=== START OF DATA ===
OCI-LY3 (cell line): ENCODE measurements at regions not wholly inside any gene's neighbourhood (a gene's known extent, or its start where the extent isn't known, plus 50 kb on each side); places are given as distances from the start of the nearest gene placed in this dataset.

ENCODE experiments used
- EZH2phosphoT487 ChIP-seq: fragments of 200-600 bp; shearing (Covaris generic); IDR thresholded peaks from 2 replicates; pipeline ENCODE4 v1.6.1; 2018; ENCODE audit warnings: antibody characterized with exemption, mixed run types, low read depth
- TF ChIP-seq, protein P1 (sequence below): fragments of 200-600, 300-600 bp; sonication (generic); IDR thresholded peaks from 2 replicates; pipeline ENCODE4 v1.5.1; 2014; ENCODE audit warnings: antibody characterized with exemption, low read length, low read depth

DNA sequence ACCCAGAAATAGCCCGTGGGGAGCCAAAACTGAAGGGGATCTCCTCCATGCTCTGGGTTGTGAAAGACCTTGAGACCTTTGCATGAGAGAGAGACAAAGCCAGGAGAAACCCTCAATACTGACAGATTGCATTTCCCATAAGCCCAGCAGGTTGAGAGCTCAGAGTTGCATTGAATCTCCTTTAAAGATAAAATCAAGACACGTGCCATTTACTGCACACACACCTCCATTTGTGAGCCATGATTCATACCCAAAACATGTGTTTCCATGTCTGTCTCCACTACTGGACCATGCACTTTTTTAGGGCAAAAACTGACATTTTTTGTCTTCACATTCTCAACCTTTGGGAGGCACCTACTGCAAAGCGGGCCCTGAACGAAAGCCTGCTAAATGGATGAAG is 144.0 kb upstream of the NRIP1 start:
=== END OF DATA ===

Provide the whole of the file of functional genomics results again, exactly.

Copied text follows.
OCI-LY3 (cell line): ENCODE measurements at regions not wholly inside any gene's neighbourhood (a gene's known extent, or its start where the extent isn't known, plus 50 kb on each side); places are given as distances from the start of the nearest gene placed in this dataset.

ENCODE experiments used
- EZH2phosphoT487 ChIP-seq: fragments of 200-600 bp; shearing (Covaris generic); IDR thresholded peaks from 2 replicates; pipeline ENCODE4 v1.6.1; 2018; ENCODE audit warnings: antibody characterized with exemption, mixed run types, low read depth
- TF ChIP-seq, protein P1 (sequence below): fragments of 200-600, 300-600 bp; sonication (generic); IDR thresholded peaks from 2 replicates; pipeline ENCODE4 v1.5.1; 2014; ENCODE audit warnings: antibody characterized with exemption, low read length, low read depth

DNA sequence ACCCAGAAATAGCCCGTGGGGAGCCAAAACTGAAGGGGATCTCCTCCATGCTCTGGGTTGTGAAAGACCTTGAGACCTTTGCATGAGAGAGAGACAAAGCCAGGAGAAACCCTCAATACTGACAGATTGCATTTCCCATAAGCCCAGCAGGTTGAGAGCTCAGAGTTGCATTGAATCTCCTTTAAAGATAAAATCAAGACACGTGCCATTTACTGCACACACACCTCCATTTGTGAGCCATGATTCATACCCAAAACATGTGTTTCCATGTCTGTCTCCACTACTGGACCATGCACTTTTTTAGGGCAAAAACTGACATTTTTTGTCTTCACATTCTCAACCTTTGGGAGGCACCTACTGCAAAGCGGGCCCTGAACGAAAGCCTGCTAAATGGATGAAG is 144.0 kb upstream of the NRIP1 start: